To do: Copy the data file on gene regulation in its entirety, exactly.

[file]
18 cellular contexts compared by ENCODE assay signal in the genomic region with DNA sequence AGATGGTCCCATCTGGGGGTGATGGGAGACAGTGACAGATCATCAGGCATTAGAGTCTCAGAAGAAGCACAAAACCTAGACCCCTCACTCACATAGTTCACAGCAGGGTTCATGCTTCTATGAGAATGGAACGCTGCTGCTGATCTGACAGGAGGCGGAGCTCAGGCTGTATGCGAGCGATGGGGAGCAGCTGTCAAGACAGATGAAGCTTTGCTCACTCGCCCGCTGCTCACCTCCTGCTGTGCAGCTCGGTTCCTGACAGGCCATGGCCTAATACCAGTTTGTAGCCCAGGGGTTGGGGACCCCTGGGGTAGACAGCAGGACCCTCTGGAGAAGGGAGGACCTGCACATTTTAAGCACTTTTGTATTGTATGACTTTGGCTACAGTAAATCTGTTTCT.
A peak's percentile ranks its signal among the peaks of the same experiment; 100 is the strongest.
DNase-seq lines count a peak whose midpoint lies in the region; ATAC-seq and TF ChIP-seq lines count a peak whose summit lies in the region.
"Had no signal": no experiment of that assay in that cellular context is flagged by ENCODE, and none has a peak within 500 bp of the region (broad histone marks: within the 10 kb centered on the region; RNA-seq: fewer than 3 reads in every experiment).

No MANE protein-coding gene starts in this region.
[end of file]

18 cellular contexts compared by ENCODE assay signal in the genomic region with DNA sequence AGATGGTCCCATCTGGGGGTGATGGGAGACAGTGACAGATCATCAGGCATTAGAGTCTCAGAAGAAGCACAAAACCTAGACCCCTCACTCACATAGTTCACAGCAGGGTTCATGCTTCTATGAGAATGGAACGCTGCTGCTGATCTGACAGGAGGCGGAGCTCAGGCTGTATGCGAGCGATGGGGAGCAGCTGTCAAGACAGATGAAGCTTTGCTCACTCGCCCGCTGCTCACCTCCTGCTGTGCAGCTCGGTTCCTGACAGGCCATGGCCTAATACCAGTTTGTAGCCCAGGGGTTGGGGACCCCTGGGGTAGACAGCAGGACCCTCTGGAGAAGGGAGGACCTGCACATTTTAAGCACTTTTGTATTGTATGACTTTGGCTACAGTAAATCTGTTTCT.
A peak's percentile ranks its signal among the peaks of the same experiment; 100 is the strongest.
DNase-seq lines count a peak whose midpoint lies in the region; ATAC-seq and TF ChIP-seq lines count a peak whose summit lies in the region.
"Had no signal": no experiment of that assay in that cellular context is flagged by ENCODE, and none has a peak within 500 bp of the region (broad histone marks: within the 10 kb centered on the region; RNA-seq: fewer than 3 reads in every experiment).

No MANE protein-coding gene starts in this region.